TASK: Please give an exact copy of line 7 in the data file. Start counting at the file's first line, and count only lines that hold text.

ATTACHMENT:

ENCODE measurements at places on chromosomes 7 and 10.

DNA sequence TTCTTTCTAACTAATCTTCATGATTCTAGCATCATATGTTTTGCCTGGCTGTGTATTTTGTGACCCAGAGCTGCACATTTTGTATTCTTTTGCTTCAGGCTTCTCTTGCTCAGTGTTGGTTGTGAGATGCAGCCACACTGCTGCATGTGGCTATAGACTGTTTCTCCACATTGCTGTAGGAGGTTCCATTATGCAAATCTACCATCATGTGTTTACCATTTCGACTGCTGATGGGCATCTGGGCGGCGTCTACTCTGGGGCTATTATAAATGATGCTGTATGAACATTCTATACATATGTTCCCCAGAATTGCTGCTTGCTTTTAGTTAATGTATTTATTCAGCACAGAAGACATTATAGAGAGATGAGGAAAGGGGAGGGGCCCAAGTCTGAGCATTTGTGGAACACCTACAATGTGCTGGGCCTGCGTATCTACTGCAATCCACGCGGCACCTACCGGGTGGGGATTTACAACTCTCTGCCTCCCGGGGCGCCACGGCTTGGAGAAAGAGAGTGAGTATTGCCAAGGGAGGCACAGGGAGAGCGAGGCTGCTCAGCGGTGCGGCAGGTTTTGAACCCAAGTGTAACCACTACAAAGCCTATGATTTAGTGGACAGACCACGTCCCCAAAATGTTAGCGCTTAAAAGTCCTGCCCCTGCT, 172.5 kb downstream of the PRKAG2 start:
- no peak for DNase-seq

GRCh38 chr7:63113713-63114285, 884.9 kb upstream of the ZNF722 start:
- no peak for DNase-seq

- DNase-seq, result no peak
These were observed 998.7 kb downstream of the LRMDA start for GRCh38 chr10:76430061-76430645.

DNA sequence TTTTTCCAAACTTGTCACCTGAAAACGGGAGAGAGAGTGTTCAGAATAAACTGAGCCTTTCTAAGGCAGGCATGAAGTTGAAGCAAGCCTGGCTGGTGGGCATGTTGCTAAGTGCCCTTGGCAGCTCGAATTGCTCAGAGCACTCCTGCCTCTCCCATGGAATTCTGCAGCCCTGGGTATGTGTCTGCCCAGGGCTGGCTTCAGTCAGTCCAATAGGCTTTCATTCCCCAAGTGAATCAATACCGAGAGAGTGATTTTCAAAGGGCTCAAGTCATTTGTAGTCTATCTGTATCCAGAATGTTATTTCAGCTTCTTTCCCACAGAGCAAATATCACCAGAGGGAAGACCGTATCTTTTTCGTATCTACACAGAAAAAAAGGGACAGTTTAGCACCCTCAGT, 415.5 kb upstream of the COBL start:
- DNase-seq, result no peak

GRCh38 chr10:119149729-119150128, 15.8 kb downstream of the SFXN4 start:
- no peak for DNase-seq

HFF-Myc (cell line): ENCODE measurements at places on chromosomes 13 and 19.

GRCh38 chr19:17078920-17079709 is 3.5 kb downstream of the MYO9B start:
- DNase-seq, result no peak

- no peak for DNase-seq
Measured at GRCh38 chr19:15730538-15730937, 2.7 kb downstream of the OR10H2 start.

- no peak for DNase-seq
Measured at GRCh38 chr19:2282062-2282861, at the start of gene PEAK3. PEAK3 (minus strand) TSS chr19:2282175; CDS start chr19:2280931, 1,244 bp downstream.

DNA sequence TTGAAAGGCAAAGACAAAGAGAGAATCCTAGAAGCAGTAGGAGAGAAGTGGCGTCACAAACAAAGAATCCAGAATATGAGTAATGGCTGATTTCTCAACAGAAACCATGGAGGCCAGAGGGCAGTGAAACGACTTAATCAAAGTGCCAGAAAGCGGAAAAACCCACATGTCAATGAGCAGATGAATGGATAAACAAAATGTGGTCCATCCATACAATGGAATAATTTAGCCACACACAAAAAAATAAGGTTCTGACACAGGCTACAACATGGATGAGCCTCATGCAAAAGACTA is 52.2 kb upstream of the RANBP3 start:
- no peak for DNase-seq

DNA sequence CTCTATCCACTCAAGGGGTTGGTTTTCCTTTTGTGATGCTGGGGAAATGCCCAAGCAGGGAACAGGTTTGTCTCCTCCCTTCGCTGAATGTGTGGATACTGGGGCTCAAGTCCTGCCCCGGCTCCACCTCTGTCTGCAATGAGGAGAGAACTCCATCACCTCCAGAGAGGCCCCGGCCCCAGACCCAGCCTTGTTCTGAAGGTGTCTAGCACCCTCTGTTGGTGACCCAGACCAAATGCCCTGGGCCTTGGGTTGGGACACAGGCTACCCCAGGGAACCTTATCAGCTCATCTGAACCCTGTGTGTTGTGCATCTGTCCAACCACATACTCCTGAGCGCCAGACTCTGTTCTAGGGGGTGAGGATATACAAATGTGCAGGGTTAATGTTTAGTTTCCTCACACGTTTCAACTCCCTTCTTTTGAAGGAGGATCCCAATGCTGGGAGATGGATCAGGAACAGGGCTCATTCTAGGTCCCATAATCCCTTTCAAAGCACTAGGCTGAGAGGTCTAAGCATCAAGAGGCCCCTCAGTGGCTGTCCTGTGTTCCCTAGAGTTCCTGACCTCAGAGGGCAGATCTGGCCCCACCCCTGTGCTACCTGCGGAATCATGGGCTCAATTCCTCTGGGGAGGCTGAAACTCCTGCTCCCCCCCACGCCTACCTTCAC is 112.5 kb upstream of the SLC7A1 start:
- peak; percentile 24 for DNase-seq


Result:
These were observed 998.7 kb downstream of the LRMDA start for GRCh38 chr10:76430061-76430645.